its all to do with water and surface area. the bigger the area the more humidity.
I have found that a wet damp cloth on the bottom has increased the humidity more than a dish with a sponge.
if the water is warmed and in front of the fan this also will increase the humidity but the water will evaporate alot so make sure you install a pipe to fill from outside.
measuring i am using some wall hygrometers for indoor outdoor off ebay
any of those but they must be inside the incubator including the digital.
you can also do something called wetbulb but i think this seemed complicated lol when you can buy something for $99 lol someone else might be better to explain that you use medical glass bulbs one with a wick on the end in water. you then have to work out the % of the temp to the dry temp yeh i thought bla bla bla so gave up.
a plastic dial was perfect! for me at 99p here on ukebay. and my digital was £3.99 also brought a reptile stick on one too the more the merrier lol
Shaggy, I'll go ahead and throw this in the thread to save you some hunting time. As Kassaundra said, Wally world does have a small digital temp/humidity monitor ~$7 . Petsmart, and stores like that have an item in the reptile area that is about $5. It's analog. You will need to make sure whatever you get to check humidity is close to accurate as most cheap items will be up to 10% off.
So... here's the directions most use to check those gauges:
***How to Calibrate a Hygrometer
To calibrate your hygrometer you will need table salt, a see through container such as a Ziplock baggie, and a small shallow open container, like a bottle cap.
Place a teaspoon or so of salt in the shallow container and add a few drops of water to get it wet. ( I do a 2:1 salt:water ratio. ) You don't want to dissolve it, just get a good damp pile of salt in your container. Remember, you don't want a salt water solution, just damp salt. Place the shallow container in the baggie along with the hygrometer.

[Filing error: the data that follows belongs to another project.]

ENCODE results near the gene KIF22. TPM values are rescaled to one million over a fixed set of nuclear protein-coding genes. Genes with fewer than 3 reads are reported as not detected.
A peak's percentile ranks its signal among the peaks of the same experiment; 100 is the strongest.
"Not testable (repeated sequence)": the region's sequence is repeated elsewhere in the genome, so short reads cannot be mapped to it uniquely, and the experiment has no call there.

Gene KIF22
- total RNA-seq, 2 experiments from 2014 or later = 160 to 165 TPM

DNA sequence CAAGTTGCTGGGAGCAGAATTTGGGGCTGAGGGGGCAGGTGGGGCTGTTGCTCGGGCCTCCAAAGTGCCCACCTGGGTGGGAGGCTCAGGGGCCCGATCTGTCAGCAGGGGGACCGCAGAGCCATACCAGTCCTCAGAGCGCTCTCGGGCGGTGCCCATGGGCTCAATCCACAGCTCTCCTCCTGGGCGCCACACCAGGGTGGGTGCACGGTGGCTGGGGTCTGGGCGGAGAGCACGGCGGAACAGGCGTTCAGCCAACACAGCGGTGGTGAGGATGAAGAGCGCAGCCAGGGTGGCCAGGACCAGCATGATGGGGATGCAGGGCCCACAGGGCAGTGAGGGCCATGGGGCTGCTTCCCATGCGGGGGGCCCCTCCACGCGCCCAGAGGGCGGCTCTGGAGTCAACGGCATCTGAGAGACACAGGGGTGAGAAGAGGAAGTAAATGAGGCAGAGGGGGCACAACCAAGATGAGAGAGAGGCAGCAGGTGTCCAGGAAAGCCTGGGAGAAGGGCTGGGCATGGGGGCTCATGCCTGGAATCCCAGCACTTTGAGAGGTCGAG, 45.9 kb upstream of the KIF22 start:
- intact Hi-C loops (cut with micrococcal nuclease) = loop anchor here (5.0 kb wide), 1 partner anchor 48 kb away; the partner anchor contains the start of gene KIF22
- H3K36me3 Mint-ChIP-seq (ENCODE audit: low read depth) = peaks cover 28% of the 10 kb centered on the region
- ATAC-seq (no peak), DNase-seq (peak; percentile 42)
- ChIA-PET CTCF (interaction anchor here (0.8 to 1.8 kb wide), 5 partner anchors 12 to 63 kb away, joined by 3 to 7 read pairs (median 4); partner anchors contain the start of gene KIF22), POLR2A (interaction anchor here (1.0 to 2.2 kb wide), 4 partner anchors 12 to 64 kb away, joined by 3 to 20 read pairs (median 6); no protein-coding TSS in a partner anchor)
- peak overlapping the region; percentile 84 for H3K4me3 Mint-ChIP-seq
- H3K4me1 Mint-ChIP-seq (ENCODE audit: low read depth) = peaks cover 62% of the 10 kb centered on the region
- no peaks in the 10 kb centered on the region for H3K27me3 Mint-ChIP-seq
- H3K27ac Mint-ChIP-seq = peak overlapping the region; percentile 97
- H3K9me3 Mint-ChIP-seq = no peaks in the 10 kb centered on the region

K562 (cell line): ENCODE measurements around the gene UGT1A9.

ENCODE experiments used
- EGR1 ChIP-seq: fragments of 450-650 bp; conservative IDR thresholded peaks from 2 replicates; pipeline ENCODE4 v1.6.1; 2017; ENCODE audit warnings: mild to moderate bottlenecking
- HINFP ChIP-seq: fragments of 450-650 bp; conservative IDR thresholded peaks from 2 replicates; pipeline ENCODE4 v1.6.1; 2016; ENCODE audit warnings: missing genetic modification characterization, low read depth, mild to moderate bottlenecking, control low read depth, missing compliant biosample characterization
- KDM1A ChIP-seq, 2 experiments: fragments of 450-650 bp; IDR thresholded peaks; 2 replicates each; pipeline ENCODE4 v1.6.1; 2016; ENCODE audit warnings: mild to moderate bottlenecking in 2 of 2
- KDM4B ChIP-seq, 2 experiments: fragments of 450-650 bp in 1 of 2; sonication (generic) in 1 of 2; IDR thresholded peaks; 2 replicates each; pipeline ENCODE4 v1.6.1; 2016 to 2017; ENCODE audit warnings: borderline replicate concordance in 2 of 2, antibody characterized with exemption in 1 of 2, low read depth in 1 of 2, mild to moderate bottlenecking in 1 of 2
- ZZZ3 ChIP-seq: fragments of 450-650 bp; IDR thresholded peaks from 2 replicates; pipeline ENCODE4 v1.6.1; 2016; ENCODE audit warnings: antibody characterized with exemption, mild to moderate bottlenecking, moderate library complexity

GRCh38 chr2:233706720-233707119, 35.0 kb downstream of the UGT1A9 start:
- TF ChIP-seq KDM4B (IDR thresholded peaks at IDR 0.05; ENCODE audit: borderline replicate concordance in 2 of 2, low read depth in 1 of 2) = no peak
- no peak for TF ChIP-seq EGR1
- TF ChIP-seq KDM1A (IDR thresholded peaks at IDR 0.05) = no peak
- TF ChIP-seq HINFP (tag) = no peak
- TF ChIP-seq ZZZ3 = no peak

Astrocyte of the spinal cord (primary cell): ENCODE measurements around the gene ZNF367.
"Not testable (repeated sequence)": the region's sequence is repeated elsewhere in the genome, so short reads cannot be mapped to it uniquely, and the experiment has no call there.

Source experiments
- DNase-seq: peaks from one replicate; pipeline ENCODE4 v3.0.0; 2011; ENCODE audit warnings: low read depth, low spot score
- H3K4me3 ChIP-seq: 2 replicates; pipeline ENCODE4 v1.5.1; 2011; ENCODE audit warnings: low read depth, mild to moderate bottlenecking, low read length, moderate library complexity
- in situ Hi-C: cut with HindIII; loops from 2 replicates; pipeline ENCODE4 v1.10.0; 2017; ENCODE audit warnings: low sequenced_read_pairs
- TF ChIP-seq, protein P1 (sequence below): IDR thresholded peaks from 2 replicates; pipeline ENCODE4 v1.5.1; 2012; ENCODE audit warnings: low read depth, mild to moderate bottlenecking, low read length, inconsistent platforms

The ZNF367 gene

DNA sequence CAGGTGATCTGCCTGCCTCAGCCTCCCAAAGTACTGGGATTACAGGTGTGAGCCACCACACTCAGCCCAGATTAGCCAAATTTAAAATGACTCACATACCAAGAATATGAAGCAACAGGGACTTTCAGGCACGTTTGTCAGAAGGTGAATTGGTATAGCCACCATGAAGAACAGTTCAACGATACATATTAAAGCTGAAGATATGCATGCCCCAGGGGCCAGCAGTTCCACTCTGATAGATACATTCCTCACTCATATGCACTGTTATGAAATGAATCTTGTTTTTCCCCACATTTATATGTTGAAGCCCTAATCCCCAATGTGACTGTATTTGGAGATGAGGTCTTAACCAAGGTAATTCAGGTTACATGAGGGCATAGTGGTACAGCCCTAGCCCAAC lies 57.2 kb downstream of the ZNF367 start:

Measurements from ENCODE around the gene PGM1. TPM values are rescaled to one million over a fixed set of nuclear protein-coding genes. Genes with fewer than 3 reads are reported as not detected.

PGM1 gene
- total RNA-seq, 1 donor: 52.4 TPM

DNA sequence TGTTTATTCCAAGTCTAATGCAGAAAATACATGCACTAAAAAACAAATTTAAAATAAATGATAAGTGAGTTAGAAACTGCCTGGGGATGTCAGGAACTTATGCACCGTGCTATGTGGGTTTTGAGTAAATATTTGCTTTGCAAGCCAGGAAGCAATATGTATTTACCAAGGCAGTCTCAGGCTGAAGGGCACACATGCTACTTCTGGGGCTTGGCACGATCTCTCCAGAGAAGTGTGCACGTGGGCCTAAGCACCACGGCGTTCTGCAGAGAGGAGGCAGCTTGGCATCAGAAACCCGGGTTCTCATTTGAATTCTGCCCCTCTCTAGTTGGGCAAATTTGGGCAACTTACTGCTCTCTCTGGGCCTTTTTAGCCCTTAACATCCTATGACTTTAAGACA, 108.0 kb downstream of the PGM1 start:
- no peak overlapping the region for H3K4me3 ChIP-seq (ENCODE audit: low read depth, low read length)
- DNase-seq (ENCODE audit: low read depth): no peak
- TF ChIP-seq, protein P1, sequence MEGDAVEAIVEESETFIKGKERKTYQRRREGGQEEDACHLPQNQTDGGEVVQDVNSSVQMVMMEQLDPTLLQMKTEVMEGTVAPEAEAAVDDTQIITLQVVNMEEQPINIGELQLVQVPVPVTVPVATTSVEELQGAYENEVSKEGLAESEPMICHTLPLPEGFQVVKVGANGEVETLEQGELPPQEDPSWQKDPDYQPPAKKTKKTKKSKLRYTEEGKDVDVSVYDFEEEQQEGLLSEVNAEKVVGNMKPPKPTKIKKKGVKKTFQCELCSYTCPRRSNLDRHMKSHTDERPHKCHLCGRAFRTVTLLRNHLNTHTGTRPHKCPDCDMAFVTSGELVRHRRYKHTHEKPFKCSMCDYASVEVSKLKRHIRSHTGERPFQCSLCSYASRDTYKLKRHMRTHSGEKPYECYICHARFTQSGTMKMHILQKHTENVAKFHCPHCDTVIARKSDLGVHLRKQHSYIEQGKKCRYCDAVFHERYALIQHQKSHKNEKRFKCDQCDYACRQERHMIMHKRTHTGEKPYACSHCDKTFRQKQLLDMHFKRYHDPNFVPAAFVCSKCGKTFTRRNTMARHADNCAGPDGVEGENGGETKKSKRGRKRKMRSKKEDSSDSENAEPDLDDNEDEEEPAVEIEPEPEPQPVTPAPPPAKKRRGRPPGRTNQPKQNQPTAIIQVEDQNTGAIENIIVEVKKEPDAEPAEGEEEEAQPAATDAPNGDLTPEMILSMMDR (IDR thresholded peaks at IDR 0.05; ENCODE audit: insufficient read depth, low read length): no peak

Seal the baggie with some air trapped inside (so it is not tight against the hygrometer) and let it sit. Allow this to stabilize for at least 6 hours (Most say 8-12 hrs). After it has stabilized, check the hygrometer reading without opening up the baggie. It should be exactly 75%.
If your hygrometer doesn't read 75% after calibration then you have 2 choices. First you can remember the deviation of y our hygrometer. If it read 80% then you are 5% off and have to subtract 5% from whatever it reads. The second option is to adjust the hygrometer if your model allows for this. Some hygrometers have a dial on the back or side that can be turned to adjust the unit to 75%. If yours doesn't have this, then go with option 1.
Be careful! I bought a $7 therm/hygrometer and it was waaaaay off, especially the hygrometer. The thermometer was off by 2-3 degrees and the hygrometer was of by 40% according to my wet bulb set. I'm going with the wet bulb.
the wet bulb is supposed to be very very accurate can you explain how you use it? where it was from? how to convert to humidity? i was lost on the weather site that explained it all.
I have 3 hygrometers one digital and they are all pretty much the same
is a wetbulb thermometer a medical under your tongue one or will a fishtank glass one do the same.
i was under the impression humidity didnt have to be tooo accurate not like the temperature. as some do it dry till the last few days?
can you tell us the best hatches with your choice of humidity during hatch and then at lockdown please.
Did you really mean 40% off that is like not working at all surely??
i made the mistake of not putting my first one into the incubator hence measuring my room so had far too much humidity for a few days till someone pointed it out lol i was soo glad i worked that out quick else i would had 80% for 21 days.
Can you also put the results of poor low and too much humidity? I know the air sac on candling can show humidity.